An Attack on Science-Based Policy

Albert Einstein, a German-American scientist, known for his contributions to physics. Photo O.J. Turner

Albert Einstein, a German-American scientist, known for his contributions to physics. Photo O.J. Turner

The House of Representatives is debating two bills, EPA Science Advisory Board Reform Act (H.R. 1422) and Secret Science Reform Act of 2014 (H.R. 4012) today both promoted by the Republican members of the House (and House Science Committee).

Several of the co-sponsors of one or both of these bills are known skeptics of science-based policy. Some examples include:

  • Rep. Broun (R-GA) ”All that stuff I was taught about evolution and embryology and the Big Bang Theory, all that is lies straight from the pit of Hell,” Broun said at the Liberty Baptist Church Sportsman’s Banquet recently. “And it’s lies to try to keep me and all the folks who were taught that from understanding that they need a savior.” (Salon)
  • Rep. Barton (R-TX): “I would point out that if you’re a believer in the Bible, one would have to say the Great Flood is an example of climate change and that certainly wasn’t because mankind had overdeveloped hydrocarbon energy.” (Buzzfeed)
  • Rep. Sensenbrenner (R-WI): “I personally believe that the solar flares are more responsible for climatic cycles than anything that human beings do and our lunar, our rovers on Mars have indicated that there has been a slight warming in the atmosphere of Mars and that certainly was not caused by the internal combustion engine. (Desmoblog)
  • Rep. Rohrabacher (R-CA): He told constituents at a town hall that “global warming is a total fraud,” employed by liberals to “create global government.” (Huffington Post).

The first bill, H.R.1422, undermines objective, scientifically-based decisions at EPA. Specifically, as described by the House Minority Whip, the bill would:

(modify) the selection requirements and operating procedures of the Science Advisory Board (SAB), which provides scientific advice to the Administrator of the Environmental Protection Agency (EPA).

Under this bill, the EPA would be required to select members for the SAB that represent a “balanced” view of scientific issues, regardless of the legitimacy of those views – exposing the Board to potentially politically motivated beliefs not grounded in actual science. Additionally, the bill would allow up to 90% of SAB members to be private-sector scientists with direct ties to the industries – opening the door for corporations to hold powerful influence over its decisions and recommendations to the EPA.

The bill would also require a number of changes to the SAB’s operation. The Board would be required to release to the public all scientific information used in determining its advisories to EPA, indicating any and all “uncertainties” associated with the scientific advice it does provide, and it must ensure that the advice it provides to EPA reflect the views of all Board members.  It also would allow the public to file public comments on those advisories and require the Board to respond to all public comments – forcing the SAB to waste time and limited funds on burdensome administrative requirements instead of actually advising the EPA on science. These additional requirements that the bill demands of the SAB are essentially designed to keep it from getting anything accomplished, especially since the bill contains no additional resources for the board to function.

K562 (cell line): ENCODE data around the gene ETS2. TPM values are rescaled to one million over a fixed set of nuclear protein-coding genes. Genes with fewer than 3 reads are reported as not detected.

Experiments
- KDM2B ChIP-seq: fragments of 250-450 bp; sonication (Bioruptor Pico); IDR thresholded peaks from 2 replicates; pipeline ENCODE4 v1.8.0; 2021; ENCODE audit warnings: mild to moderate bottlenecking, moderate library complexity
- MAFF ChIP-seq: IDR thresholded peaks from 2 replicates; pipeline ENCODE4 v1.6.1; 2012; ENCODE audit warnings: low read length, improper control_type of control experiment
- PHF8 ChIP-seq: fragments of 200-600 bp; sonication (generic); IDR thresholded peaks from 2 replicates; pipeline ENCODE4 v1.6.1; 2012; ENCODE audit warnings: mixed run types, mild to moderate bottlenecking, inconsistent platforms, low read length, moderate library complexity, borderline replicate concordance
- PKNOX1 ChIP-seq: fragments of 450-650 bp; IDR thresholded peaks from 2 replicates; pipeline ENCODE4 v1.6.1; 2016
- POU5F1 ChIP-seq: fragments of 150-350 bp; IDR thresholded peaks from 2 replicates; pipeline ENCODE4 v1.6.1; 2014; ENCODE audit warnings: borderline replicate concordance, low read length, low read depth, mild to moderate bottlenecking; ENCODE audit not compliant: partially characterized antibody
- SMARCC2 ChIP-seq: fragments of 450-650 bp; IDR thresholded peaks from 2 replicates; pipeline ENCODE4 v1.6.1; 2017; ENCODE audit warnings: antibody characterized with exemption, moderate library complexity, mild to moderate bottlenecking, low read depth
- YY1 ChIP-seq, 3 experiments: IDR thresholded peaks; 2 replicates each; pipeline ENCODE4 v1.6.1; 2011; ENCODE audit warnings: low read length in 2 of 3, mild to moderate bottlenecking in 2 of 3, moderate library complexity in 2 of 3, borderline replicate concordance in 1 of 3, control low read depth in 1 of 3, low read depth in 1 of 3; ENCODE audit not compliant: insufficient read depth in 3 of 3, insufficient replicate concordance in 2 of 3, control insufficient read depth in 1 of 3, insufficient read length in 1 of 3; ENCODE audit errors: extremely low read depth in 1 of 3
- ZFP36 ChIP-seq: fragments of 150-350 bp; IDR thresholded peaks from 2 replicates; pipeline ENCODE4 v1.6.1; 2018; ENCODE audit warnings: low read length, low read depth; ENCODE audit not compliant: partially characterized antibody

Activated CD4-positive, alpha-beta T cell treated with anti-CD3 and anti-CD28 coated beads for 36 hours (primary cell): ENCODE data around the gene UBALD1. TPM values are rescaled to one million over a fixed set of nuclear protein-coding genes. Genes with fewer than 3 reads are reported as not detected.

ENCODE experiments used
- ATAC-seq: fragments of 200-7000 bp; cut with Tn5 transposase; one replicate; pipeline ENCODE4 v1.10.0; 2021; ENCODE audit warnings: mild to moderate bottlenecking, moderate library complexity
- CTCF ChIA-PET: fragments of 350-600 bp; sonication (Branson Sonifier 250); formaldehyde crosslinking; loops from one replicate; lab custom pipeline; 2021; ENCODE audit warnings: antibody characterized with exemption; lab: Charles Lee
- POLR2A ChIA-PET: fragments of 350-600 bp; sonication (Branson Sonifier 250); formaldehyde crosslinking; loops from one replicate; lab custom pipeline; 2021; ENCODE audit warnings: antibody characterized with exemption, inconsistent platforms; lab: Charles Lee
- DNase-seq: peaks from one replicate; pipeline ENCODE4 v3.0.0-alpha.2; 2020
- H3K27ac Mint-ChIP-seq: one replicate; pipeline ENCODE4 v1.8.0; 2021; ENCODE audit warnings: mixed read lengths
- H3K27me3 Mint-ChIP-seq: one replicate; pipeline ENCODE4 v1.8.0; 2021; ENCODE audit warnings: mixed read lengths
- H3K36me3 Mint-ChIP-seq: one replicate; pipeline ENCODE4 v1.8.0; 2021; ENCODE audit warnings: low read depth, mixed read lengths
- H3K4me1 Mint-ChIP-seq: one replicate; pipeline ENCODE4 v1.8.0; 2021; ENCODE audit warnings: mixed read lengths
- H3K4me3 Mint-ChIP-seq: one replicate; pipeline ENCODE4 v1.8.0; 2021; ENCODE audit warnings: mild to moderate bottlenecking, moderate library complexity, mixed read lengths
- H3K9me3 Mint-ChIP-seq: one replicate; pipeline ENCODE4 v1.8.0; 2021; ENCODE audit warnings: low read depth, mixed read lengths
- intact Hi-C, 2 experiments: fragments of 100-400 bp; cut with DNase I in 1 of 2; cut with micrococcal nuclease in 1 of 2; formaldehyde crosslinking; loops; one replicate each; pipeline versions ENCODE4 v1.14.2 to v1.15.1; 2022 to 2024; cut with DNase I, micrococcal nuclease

The White House has issued a SAP opposing HR. 1422 due to its corrosive impacts on science at a science-based agency.

The equally destructive HR.4012 would undermine efforts to implement scientifically-based policy in a timely manner. As described by, the bill would:

[A]mend the Environmental Research, Development, and Demonstration Authorization Act of 1978 to prohibit the Environmental Protection Agency (EPA) from proposing, finalizing, or disseminating a covered action unless all scientific and technical information relied on to support such action is specifically identified and publicly available in a manner sufficient for independent analysis and substantial reproduction of research results. Includes as a covered action a risk, exposure, or hazard assessment, criteria document, standard, limitation, regulation, regulatory impact analysis, or guidance.

With Republican’s controlling the House and Senate, we can unfortunately expect more attacks on science-based policies and the EPA and Fish & Wildlife Service in particular.  At the same time, EPA Administration McCarthy has pledge to continue with the Administrations agenda to protect and improve the environment despite GOP obstacles and push back (Washington Post).


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